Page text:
Following yesterday's announcement in which Blizzard revealed that two of Hearthstone's most infamous cards would be nerfed, Game Designer Dean Ayala took some time to respond to user concerns. The most prominent among them was the idea that Jade Druid would simply rise from the ashes of Aggro Shaman and take over the meta. While Ayala is quick to dismiss the idea that this is what's going to happen, he admits there's no way to know for sure until things shake out.
Interestingly, he notes that they've done as much testing as possible with the three to four person balance team that Team 5 currently has, which itself shocked many community members who were determined that there had to be more people involved.
You can see his answers below which have been sourced from his Reddit profile.
In testing the nerfs, how has Jade Druid/Rogue improved?
This is something that is mostly a prediction rather than a result of testing. Whether or not Jade Druid and Rogue will be 'good' is meta dependent. I don't think these changes will magically make Jade decks strong against aggressive decks, but I think it's safe to say the meta slowing down at any % is a good thing for Jade.
So why not do something about Jade decks right now?
Jade is fairly weak to aggressive strategies, and I don't think those are going to go away as a result of STB change. There is still some room between hyper-aggressive pirate things and heavy control things that will keep us pretty far from all-jade-all-the-time meta. At least that's the idea. If we thought as a result of these changes Jade would be all (or half of all decks) that were relevant, we would have gone a different route.
Was this tested in a ladder environment?
Of course we do, what I mean by prediction is not predicting how good or bad particular matchups are, but predicting what people will actually choose to play. Jade decks still aren't great vs highly aggressive pirate decks, even after changing small-time buccaneer. If pirates are still played at the same volume they are now, I don't imagine Jade will be very strong. We can playtest every matchup in the game between the 3-4 of us but that won't tell us the exact rate at which each deck will be played on ladder, though it does put us in a good position to make a reasonable prediction.
There are only four people on the balance team?
Yes. Design team is around 15 people now. Live Content (Brawls, Firesides, Other Events), Initial Design (Card Designs, Mechanic Designs, Set Flavor and Theme), System Design (Ranked Systems, Tons of Other Systems), Final Design (Set Tuning, Card Design, Mechanic Design), and Mission Design (Mission Design, Card Design). We also have Ben that directs the ship and another sort of jack of all trades designer than works a lot on new player experience, matchmaking, and flavor things. That said, well all help each other out quite a bit and the real list of things each individual person does is more like 20 bullet points rather than 2. That's the general jist though.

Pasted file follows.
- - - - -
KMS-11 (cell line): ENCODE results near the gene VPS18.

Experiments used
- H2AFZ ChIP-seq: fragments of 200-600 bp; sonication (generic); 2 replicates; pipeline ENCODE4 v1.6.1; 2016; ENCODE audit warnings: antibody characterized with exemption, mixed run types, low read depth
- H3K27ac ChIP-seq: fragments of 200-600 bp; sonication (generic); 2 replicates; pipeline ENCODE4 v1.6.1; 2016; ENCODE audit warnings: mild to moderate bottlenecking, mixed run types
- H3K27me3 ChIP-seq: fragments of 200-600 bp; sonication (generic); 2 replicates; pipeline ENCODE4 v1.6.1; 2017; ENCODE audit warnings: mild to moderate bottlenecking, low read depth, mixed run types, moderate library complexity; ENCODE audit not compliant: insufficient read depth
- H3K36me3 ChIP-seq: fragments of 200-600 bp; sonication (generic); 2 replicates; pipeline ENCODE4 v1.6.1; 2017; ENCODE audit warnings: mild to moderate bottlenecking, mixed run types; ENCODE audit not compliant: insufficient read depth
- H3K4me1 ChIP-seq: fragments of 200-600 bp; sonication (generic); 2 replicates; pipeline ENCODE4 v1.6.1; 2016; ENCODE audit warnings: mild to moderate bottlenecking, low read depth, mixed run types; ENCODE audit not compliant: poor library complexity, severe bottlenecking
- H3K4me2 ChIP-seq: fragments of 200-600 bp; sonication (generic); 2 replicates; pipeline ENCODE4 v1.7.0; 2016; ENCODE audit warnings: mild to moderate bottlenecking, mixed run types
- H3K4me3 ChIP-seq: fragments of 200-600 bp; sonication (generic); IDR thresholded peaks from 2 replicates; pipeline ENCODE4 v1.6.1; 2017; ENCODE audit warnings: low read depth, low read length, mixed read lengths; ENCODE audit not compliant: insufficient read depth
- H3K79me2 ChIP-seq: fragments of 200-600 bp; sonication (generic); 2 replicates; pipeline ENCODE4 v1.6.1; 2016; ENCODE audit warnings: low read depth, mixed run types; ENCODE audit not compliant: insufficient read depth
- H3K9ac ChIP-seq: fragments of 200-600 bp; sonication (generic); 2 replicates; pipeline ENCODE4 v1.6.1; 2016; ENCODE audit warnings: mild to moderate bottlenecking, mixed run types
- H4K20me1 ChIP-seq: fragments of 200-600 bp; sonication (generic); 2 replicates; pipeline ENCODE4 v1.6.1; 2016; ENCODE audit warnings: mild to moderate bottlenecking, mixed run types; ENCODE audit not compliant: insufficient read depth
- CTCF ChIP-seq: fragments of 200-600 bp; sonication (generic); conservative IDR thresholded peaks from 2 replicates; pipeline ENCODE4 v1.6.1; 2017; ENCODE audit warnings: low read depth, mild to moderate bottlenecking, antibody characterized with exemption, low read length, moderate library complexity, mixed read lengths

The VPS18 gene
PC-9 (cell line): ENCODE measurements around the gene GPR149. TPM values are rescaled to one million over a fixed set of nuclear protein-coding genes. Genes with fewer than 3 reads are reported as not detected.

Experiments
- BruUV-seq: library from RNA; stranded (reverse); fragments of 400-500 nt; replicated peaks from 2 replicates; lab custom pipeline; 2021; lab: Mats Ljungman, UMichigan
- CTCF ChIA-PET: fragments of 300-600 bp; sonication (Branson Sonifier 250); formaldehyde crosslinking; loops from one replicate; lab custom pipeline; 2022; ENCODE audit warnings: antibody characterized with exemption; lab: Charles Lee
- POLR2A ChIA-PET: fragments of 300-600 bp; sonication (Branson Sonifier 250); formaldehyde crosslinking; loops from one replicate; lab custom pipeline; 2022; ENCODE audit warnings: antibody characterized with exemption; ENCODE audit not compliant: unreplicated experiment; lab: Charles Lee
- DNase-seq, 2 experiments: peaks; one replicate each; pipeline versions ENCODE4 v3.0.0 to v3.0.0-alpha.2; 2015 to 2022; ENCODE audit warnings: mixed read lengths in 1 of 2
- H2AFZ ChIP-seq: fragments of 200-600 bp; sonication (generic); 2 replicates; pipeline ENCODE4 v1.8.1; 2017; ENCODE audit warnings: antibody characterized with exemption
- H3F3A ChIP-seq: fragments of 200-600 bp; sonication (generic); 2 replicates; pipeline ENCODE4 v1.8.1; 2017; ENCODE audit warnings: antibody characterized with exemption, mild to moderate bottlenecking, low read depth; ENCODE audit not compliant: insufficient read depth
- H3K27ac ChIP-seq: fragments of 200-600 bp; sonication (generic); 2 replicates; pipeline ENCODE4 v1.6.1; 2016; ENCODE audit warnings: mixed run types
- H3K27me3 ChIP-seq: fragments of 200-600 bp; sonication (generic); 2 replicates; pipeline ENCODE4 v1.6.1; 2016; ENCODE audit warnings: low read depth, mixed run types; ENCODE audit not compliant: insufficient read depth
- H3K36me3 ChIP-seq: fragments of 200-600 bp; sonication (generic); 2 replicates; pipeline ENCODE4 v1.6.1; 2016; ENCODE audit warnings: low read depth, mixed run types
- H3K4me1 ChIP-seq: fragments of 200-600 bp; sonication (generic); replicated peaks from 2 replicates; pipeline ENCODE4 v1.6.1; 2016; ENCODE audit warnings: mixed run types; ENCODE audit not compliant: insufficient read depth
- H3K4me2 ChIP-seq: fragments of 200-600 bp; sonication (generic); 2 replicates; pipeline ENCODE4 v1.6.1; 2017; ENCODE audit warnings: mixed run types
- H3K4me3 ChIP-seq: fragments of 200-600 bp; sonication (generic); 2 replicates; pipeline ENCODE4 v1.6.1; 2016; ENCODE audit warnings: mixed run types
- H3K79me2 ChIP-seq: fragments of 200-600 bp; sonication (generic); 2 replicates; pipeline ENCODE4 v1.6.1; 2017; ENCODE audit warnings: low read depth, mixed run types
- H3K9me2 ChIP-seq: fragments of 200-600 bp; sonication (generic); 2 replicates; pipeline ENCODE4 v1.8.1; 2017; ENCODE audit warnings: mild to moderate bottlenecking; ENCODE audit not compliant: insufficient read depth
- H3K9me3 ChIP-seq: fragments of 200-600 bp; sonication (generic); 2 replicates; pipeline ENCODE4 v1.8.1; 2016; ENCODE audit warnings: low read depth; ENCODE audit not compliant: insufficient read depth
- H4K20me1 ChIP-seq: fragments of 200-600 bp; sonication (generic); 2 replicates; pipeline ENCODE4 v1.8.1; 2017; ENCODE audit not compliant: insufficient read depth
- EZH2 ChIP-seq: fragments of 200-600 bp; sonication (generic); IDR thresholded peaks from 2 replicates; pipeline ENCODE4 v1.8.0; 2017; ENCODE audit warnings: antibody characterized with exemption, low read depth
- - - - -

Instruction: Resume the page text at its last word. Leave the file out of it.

That seems really small.
To clarify, this is also just the design team I'm speaking to. There are many other people of various disciplines like art, engineering, production, community, QA, customer support, marketing, business, etc that make an equally large impact on the game.
So marketing and business have a big say over what happens?
Decisions like how and when to launch in a different region and how to engage with different communities that play on phone or tablet are examples of things that business and marketing have huge impacts on and I would consider those things extremely important to our game. The executive team has little to no impact in terms of changing STB health from 2 to 1, but there are a multitude of things that happen outside the Hearthstone client that are quite important. This is just something I like to point out from time to time because it's usually designers are the most visible to the community, but with a game the size of Hearthstone there are hundreds of people behind the scenes that are equally important in the overall health/success of the game.
It would bug me if I didn't also mention the UI team, which I left out of my original comment. I was bound to forget one group! UI has the difficult task of trying to make everyone's ideas work on PC/Tablet/Phone in addition to a bunch of other additional art tasks they get pulled into.
Why not release the nerfs as soon as you announce them?
I'm not an expert in this area, but it has a lot to do with being a game on multiple platforms. In order to patch simultaneously on PC/Mobile there are a number of things that have to be submit and approved being we can release a new patch to the public.